Uh oh - Sebastian Mallaby is engaging in class warfare.
Now, you want to hear something really bad? The poorest fifth of Americans has experienced a rise in incomes of just 3 percent over the past three decades. The real problem in America is not about the middle class. It's about the underclass; about Americans who lack the skills and habits to advance at all.Hey - wait a second. Aren't we supposed to pretend that we're a "classless society", that everybody is "middle class", and that the richest of the rich aren't really any different from the rest of us? Perhaps I should consult Ann Coulter to see if Mallaby should be indicted for treason.
This comes on the heels of an observation by Mallaby which I deem, at best, banal:
This is more than merely heartwarming. It takes the ugliest monster in American society and smacks it on the head. Inequality in the United States is sharpening, and income increasingly reflects parental status. And while this may be linked to bad Republican tax policy, it has a lot more to do with bad education policy, defended for the most part by interest groups connected to the Democrats.As you might expect from such a statement, Mallaby essentially argues that the real problem in our society is inequity in our K-12 schools, apparently best overcome by bashing teachers unions and public school boards. (Never mind that performance in charter schools and in private or parochial schools accepting vouchers is on the whole no better, and in some cases is worse, than that of their public counterparts). But the root of why kids end up with similar earnings as their parents has very little to do with the policies of either major political party and far more to do with modeling - kids pick up a lot from their parents. Does Mallaby think it is a mere coincidence that the children of college graduates are more likely to attend college, the children of teachers are more likely to become teachers, the children of doctors are more likely to enter the medical professions.... Even within "bad" school districts, you will find trends of that sort.
And no amount of improvement in the Los Angeles Public Schools, directly or through charter schools, is going to magically provide the same type of opportunity that wealthy kids in our society are born into. At the extremes, the hardest working kid at one of Kushner's schools isn't going to be admitted as a legacy into Harvard or Yale on middling grades, and he isn't going to be able to follow his father's footsteps into government. She's not going to be able to hire a publicist and a plastic surgeon, repeatedly create a public spectacle of herself, and end up starring on a pseudo-reality TV show on the basis of her manufactured fame. And, in more mundane terms, he is not likely to be welcomed into the "CEO Class", even if he finished college and attends a good business school.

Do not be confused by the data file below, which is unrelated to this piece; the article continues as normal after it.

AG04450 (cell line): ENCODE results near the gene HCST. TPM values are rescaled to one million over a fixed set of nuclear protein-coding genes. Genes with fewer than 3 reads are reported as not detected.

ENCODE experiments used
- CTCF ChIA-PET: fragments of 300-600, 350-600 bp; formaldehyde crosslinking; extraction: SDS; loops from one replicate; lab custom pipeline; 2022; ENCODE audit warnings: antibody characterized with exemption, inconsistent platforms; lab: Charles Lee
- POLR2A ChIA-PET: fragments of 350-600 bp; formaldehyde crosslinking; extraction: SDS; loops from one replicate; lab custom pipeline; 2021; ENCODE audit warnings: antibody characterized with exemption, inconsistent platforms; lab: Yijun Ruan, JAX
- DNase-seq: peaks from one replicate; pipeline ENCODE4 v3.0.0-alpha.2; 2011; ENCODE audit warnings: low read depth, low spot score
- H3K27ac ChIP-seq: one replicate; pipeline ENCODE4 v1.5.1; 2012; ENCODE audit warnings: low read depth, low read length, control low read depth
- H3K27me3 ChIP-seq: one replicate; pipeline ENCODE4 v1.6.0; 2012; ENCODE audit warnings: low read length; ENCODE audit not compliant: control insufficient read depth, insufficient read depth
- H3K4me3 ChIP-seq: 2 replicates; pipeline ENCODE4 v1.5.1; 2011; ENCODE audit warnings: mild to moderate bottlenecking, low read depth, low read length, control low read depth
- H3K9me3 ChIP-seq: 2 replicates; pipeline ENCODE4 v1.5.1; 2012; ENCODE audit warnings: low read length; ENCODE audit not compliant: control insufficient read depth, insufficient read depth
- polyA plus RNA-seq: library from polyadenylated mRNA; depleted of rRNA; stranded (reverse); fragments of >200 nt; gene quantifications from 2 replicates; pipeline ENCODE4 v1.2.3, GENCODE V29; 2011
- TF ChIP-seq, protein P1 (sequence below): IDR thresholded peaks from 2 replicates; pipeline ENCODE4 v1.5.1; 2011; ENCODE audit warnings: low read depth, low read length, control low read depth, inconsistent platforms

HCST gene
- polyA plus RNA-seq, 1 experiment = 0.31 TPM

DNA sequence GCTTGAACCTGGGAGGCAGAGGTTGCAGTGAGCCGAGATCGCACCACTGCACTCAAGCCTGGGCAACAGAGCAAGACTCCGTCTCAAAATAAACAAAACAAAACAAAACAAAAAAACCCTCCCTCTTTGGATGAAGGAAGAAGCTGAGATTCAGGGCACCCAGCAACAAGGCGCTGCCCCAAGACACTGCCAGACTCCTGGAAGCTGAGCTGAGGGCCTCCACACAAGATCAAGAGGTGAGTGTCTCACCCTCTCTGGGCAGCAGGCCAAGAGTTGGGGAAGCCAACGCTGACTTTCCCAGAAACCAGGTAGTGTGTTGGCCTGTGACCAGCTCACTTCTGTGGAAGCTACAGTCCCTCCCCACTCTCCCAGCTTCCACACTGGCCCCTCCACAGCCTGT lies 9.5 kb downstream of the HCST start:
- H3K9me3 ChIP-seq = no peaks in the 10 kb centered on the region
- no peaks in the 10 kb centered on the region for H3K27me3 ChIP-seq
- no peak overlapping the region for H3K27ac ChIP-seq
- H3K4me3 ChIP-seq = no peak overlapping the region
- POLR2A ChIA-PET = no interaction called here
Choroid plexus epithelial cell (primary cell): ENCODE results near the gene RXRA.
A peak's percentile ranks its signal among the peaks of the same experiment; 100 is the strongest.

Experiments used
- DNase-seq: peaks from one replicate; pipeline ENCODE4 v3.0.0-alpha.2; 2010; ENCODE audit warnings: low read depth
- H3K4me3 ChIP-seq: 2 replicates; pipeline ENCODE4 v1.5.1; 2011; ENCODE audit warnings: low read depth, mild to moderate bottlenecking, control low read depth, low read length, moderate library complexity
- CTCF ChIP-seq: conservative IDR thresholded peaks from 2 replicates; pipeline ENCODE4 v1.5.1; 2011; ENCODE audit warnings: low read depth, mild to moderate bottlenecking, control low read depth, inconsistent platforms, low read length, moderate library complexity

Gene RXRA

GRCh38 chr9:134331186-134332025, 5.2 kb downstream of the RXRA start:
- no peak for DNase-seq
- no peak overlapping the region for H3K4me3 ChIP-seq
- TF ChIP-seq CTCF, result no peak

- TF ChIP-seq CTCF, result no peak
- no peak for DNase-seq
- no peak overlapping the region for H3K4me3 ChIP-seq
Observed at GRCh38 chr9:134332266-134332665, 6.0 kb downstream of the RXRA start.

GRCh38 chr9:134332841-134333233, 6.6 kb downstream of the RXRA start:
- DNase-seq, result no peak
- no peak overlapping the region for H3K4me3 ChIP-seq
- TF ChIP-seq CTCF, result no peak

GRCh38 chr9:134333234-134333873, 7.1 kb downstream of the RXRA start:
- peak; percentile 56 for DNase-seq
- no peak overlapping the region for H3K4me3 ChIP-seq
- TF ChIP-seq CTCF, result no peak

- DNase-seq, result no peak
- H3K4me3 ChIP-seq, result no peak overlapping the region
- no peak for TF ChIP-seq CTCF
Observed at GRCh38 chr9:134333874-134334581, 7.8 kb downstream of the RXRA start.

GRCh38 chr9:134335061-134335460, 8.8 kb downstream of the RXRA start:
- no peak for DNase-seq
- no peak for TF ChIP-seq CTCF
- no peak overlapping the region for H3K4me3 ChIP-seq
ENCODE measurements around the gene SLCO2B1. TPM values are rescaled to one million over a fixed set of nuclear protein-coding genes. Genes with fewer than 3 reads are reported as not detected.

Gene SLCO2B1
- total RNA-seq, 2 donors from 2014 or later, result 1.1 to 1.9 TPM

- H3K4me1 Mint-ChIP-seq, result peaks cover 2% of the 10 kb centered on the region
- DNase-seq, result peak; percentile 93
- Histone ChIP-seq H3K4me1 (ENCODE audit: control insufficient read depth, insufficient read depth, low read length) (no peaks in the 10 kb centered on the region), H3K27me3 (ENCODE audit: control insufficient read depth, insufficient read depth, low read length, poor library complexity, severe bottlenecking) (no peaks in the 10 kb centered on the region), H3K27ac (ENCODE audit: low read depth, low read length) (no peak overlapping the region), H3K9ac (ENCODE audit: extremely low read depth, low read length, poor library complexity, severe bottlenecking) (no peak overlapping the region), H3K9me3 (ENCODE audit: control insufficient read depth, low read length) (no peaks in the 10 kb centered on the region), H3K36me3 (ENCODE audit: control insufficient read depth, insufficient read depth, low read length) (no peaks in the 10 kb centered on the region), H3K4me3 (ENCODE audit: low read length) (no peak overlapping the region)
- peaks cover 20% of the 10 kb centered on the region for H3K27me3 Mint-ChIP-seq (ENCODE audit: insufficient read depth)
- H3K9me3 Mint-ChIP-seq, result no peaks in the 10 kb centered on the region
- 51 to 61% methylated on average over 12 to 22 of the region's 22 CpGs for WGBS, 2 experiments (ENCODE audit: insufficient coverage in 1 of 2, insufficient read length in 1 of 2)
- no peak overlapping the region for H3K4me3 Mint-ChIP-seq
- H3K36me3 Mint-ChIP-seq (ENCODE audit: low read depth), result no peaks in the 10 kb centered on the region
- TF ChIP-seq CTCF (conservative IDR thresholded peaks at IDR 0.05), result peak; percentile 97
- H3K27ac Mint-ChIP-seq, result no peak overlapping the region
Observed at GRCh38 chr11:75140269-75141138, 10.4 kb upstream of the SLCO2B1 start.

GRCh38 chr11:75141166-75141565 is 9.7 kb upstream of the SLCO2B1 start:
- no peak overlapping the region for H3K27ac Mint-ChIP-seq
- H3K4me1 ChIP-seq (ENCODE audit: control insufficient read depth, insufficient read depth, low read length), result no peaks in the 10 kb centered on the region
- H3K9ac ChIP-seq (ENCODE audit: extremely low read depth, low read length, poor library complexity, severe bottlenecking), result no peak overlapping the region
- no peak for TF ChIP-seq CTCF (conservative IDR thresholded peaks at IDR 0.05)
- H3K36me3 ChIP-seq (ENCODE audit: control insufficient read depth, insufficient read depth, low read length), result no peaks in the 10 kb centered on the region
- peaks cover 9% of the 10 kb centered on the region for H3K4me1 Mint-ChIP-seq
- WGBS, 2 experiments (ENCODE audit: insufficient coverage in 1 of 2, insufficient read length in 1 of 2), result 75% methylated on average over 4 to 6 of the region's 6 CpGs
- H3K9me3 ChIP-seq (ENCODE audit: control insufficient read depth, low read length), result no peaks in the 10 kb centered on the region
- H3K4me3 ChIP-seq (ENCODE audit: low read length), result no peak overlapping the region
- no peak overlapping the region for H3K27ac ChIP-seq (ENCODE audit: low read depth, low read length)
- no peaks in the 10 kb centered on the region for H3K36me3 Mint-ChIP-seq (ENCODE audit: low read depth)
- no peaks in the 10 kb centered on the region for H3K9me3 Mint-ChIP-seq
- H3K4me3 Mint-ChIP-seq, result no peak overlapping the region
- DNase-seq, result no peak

News Flash: Children learn a great deal from their parents, however good or bad their public schools. You can't expect a child's school to magically cure a lousy, unsupportive home environment. Nor can you expect a public school (or private school, or charter school) to create limitless opportunity for every student, entirely divorced from what their parents do (or do not do) for a living.
Education is the last, lumbering public monopoly, and it is not performing: Only 23 percent of blacks and a fifth of Hispanics graduate from high school prepared for a four-year college; a quarter of all college freshmen require some sort of remedial course. So long as this is so, the alarming wealth gap in this country will remain unbridgeable, no matter whether tax policy is designed by Republicans or DemocratsBut where is his evidence that public schools are not performing at least as well as the alternatives? Citations to exceptional examples do not prove the case, and the statistical evidence to date suggests the opposite - that on the whole charter schools underperform public schools. The most strident supporters of vouchers, particularly where parochial schools qualify to receive them, typically oppose requiring the schools which accept vouchers to administer the same standardized tests which are supposedly essential to measure performance in public schools. That suggests first that their goals are something other than improvement in education, and second that they don't expect objective measures of performance to lend support to voucher programs.
I'm no fan of public schools. But I'm even less a fan of proposed "magic answers" to persistent problems which are based on knee-jerk politics and guesswork. In my opinion, Mallaby's editorials often read like reworked press releases from lobbying groups seeking to advance a political agenda, presenting broad generalizations which seem to be backed with little thought or evidence, and this doesn't seem to be an exception.